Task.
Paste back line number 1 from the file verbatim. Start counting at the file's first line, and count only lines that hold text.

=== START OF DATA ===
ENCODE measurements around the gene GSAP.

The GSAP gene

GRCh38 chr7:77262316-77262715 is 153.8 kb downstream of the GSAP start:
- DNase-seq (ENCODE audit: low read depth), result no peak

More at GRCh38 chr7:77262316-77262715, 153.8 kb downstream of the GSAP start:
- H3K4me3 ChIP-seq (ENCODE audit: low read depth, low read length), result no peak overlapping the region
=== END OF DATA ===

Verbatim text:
ENCODE measurements around the gene GSAP.